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Residents continuing to clean up after violent storms pummel area

Cleanup efforts continue after fierce storm Mary Croghan's home at the intersection of Tesson Ferry Road and Lake-ford Lane in Affton was one of many sustaining damage from last week's violent storm that pummeled the area with rain and fierce winds. Croghan had just replaced the roof on her home.



Power was restored early Saturday morning to parts of south county and northern Jefferson County that had been without power since rain and heavy windstorms knocked out power to nearly 100,000 area homes on June 10.

"It's one of the largest storms we've ever encountered,'' AmerenUE spokeswoman Susan Gallagher told the Call. "Your coverage area in south St. Louis County — Affton, Lemay and Fenton — were the hardest hit.''

Gallagher said last week's storm knocked out power to 169,000 homes and businesses across the metropolitan re-gion's power grid, breaking poles and severing power lines. Line crews from Illinois and Iowa were called in to restore service.

"At one point the 911 service was overloaded with calls,'' said Nick Gragnani, deputy director of Emergency Management Service for St. Louis County.

Gragnani urges anyone with storm-related damage to contact his office at 628-5400 to report their losses. He said businesses that suffered losses during the storm or the resulting power outage also should contact him.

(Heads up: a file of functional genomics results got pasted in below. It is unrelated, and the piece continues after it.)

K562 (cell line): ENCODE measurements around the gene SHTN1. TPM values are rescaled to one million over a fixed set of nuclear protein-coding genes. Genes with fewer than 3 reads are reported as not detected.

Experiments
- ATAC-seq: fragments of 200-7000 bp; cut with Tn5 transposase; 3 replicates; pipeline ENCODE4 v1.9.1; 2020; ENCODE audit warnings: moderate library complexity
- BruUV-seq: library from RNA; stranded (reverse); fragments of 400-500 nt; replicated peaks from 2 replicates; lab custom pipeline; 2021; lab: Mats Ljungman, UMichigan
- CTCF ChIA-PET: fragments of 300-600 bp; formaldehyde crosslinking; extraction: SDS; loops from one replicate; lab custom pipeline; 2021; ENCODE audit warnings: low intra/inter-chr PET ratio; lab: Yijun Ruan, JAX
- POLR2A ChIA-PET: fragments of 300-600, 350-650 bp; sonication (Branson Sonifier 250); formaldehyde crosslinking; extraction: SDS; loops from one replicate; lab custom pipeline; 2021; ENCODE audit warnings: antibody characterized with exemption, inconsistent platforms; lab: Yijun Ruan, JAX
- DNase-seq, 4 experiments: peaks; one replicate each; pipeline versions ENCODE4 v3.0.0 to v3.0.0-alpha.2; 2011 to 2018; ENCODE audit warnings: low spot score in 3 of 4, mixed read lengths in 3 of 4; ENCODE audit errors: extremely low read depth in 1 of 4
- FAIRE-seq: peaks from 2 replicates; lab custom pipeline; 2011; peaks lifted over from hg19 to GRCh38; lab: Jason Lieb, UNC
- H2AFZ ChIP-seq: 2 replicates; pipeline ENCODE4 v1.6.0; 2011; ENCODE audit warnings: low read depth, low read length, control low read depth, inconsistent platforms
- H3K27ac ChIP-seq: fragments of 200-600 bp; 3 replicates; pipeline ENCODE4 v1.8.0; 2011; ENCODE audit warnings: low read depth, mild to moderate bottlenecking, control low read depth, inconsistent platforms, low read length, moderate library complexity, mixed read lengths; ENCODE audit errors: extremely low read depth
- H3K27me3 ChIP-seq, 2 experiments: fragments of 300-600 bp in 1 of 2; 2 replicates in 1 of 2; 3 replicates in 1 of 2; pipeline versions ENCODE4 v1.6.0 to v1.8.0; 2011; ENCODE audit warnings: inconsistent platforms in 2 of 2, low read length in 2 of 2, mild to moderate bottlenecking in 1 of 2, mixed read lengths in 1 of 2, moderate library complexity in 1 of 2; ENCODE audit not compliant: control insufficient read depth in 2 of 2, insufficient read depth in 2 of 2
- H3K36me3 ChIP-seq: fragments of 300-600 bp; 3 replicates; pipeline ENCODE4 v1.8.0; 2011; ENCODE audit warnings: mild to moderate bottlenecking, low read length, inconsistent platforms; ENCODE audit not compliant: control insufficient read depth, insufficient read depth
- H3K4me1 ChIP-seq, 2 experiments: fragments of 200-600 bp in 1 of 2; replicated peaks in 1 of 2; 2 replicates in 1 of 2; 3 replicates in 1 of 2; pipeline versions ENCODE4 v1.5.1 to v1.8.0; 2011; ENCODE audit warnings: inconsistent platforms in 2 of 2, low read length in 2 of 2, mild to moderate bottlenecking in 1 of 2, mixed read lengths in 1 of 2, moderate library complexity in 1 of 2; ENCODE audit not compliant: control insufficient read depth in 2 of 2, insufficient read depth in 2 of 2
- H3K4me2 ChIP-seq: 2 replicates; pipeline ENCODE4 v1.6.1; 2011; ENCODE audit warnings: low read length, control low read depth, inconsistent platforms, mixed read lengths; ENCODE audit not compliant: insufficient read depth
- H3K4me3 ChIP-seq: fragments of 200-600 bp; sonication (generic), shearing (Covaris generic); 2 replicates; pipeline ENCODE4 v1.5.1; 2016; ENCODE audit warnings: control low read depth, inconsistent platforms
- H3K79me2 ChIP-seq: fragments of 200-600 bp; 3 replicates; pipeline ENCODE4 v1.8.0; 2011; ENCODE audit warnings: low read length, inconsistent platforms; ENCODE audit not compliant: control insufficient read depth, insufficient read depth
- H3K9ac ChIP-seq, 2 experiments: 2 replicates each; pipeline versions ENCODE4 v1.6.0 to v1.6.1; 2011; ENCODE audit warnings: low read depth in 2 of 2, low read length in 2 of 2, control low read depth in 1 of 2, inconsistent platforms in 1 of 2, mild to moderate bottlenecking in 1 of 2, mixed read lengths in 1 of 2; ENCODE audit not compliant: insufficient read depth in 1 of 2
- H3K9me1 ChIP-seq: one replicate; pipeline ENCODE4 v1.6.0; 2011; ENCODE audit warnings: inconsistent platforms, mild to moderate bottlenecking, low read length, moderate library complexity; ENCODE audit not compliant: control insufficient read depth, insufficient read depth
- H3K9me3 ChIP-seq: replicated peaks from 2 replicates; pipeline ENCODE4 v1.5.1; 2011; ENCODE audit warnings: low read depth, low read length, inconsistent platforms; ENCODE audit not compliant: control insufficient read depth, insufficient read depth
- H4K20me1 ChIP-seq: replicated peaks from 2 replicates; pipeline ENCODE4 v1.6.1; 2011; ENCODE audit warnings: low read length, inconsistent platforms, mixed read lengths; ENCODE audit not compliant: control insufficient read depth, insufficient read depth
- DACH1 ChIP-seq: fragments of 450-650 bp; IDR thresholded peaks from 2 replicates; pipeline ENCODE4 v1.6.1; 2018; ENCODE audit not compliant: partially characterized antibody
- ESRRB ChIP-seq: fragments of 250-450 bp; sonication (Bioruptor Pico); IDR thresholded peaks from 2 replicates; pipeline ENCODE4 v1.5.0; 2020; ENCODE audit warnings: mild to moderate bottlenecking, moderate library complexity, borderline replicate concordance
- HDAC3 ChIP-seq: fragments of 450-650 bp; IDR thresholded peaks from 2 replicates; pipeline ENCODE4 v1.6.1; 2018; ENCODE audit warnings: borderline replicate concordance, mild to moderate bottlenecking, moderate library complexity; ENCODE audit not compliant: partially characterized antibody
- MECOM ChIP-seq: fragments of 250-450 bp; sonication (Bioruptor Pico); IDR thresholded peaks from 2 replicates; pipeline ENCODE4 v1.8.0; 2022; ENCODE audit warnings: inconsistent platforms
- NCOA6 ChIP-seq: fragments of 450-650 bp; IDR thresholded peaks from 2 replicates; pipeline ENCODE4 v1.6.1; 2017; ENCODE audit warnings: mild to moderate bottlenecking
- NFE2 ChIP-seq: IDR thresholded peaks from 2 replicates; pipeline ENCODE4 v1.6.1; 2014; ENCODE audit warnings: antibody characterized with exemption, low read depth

"Right now it's a numbers game,'' Gragnani said. "If the losses are high enough, we may be able to qualify for emergency assistance. We can help people who weren't 100-percent covered by insurance.''

County police are helping to gather the information Gragnani needs.

"We're out doing damage assessments,'' said Affton Precinct Capt. Ted Hylla. "We had a lot of damage to houses and vehicles — especially in the Baptist Church Road, Meath and Ross Commons areas.''

Mary Croghan had just replaced the roof on her home at the intersection of Tesson Ferry Road and Lakeford Lane in Affton.

"I heard a terrible noise and saw the trees blowing real hard,'' Croghan said. "I went to the basement as quick as I could.''

When the storm subsided, Croghan discovered the 12-inch thick tree in her front yard had been blown on to her roof and front porch.

A 36-inch diameter tree across Tesson Ferry had blown over blocking four of five traffic lanes and severing power lines and leaving in its wake a lot of work for tree services that grind fallen limbs into mulch.

"It's amazing how strong that wind is,'' said Brian Keilholz, owner of Keilholz Tree Service. "A lot of people have been really lucky, the storm hit one house and missed another. The worst things were how soon can I clean up my yard and how quick can I get the power back on.''

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